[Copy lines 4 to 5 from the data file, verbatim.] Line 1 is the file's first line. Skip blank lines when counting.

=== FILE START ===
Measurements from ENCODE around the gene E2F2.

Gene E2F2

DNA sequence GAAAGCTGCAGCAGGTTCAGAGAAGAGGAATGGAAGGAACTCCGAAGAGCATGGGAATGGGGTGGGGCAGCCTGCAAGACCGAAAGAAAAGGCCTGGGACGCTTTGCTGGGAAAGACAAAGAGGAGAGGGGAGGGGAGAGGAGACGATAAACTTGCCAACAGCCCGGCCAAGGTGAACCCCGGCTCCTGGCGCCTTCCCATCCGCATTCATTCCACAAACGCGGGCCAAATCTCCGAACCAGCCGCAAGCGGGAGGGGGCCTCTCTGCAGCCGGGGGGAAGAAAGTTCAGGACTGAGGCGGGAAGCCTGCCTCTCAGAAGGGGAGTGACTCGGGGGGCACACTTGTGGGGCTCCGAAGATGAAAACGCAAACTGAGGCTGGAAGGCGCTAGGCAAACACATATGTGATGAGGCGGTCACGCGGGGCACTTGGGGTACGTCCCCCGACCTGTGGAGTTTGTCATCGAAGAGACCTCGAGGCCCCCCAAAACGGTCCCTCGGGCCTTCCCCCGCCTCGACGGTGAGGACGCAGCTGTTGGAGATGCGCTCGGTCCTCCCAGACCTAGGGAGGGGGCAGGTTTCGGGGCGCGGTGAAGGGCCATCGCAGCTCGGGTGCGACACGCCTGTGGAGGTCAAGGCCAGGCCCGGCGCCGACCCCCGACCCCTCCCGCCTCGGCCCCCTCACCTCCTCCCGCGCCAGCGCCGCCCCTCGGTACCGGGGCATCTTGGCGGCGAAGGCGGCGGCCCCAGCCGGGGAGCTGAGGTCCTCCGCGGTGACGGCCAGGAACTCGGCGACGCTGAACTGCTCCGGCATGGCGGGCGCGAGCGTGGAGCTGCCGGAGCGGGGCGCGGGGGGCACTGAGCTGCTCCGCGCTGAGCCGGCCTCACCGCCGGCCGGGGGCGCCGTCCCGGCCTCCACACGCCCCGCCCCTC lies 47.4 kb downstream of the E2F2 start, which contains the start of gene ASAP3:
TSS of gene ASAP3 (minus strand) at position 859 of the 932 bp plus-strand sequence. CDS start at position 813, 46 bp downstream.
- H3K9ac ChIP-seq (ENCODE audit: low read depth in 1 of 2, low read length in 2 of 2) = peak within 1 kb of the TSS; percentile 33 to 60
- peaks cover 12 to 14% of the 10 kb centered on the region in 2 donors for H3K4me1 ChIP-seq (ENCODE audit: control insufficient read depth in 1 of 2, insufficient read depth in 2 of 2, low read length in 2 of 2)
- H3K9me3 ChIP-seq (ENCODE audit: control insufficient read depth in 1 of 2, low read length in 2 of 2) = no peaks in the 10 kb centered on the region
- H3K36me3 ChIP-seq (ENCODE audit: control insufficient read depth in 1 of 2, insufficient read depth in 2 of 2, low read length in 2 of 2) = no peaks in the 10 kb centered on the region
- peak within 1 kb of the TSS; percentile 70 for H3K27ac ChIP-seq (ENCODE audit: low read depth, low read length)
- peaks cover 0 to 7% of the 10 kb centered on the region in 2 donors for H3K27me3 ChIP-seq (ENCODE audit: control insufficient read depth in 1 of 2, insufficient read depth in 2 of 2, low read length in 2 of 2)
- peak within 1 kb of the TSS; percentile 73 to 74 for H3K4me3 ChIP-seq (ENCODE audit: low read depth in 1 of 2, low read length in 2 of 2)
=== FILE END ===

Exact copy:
TSS of gene ASAP3 (minus strand) at position 859 of the 932 bp plus-strand sequence. CDS start at position 813, 46 bp downstream.
- H3K9ac ChIP-seq (ENCODE audit: low read depth in 1 of 2, low read length in 2 of 2) = peak within 1 kb of the TSS; percentile 33 to 60